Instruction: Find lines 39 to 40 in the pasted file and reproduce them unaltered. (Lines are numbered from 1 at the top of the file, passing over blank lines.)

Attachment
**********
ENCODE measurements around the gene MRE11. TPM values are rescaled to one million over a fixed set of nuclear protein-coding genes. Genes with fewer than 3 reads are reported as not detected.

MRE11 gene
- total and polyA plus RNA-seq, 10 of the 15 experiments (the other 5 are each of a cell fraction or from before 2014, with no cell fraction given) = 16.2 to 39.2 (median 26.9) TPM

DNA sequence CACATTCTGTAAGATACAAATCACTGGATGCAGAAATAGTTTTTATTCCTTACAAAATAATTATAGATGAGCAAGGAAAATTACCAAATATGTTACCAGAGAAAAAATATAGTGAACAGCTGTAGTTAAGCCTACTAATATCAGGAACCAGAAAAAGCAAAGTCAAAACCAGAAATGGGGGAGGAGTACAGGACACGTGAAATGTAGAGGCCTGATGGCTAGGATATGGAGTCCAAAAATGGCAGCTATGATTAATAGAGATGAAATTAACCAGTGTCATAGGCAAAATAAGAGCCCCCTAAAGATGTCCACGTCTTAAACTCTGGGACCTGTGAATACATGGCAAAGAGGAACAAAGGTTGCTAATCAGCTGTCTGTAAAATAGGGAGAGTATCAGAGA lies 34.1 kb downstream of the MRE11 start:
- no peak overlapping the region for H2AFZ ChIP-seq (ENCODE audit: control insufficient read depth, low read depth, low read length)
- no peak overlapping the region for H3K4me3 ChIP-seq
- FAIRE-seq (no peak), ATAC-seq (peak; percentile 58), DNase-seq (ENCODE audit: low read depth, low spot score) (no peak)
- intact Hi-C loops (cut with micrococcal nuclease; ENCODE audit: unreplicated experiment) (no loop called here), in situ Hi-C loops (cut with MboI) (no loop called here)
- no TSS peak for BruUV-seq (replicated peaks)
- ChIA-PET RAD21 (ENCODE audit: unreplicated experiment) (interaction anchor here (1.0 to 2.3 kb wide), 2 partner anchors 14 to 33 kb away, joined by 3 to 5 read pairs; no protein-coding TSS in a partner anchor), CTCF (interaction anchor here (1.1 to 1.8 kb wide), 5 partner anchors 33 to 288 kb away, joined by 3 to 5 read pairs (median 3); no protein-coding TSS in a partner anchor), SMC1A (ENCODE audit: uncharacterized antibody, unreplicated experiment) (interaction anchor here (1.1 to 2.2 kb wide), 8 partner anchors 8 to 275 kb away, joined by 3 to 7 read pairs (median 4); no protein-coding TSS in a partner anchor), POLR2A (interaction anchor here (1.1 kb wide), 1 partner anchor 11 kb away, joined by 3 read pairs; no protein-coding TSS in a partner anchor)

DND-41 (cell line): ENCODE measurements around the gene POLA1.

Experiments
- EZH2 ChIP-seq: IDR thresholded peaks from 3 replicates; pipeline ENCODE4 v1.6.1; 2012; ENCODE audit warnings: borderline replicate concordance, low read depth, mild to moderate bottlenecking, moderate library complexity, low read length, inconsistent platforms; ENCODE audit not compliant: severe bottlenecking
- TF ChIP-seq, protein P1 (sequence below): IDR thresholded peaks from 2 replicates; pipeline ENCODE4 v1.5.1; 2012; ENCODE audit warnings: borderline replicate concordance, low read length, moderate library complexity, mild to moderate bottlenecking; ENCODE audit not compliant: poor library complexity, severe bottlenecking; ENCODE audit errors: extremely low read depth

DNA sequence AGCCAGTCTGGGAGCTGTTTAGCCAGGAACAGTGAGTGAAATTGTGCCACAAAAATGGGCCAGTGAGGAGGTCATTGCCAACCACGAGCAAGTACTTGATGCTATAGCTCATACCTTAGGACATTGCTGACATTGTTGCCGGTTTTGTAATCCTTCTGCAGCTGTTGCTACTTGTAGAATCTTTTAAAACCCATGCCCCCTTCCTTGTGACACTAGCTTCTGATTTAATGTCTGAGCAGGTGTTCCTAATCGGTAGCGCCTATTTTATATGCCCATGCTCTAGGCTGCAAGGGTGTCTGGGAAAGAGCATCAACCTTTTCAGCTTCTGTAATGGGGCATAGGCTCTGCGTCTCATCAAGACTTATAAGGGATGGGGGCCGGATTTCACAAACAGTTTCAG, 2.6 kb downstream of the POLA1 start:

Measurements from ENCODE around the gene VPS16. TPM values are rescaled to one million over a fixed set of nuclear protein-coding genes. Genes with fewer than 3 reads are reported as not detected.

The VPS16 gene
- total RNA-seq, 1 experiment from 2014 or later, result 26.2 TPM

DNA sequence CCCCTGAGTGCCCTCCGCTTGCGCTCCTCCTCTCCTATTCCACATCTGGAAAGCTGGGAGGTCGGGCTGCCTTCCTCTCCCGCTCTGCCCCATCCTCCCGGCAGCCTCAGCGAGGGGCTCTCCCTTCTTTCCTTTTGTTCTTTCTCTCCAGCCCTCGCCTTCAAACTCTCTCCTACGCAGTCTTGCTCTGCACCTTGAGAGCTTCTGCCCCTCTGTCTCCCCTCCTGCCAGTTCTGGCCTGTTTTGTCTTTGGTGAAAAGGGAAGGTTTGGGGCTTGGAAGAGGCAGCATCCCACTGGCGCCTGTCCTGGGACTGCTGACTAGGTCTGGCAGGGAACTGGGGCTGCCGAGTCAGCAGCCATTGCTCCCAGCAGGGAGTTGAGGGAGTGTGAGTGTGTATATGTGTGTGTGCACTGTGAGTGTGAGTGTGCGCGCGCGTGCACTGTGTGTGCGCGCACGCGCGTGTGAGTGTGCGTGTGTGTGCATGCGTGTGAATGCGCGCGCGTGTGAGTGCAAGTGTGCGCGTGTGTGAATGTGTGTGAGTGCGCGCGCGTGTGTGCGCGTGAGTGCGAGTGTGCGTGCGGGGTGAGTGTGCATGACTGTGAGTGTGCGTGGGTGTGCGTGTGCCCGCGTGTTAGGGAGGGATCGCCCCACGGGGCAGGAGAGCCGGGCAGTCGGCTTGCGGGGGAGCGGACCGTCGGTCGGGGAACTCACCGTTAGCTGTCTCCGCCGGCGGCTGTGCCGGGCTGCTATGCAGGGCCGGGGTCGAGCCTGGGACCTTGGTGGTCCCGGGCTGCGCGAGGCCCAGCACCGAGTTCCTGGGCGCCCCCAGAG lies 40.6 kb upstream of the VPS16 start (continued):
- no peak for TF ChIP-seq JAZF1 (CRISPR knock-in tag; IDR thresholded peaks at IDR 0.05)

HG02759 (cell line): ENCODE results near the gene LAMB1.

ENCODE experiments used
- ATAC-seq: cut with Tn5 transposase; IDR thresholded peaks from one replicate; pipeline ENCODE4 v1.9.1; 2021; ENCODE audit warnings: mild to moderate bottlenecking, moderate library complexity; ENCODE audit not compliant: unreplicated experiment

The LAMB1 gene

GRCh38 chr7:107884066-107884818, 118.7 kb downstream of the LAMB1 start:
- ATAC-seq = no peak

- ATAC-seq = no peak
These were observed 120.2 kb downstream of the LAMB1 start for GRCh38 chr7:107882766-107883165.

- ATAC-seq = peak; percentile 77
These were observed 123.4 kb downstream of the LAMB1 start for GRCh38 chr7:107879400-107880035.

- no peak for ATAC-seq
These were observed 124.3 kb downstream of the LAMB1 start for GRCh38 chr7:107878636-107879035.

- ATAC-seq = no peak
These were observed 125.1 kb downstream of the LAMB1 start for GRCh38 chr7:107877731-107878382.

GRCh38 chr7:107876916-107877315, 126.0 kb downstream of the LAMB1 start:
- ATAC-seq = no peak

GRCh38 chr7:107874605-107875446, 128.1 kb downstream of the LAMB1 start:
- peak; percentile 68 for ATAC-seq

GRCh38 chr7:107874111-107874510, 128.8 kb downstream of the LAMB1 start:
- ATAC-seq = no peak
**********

GRCh38 chr7:107874111-107874510, 128.8 kb downstream of the LAMB1 start:
- ATAC-seq = no peak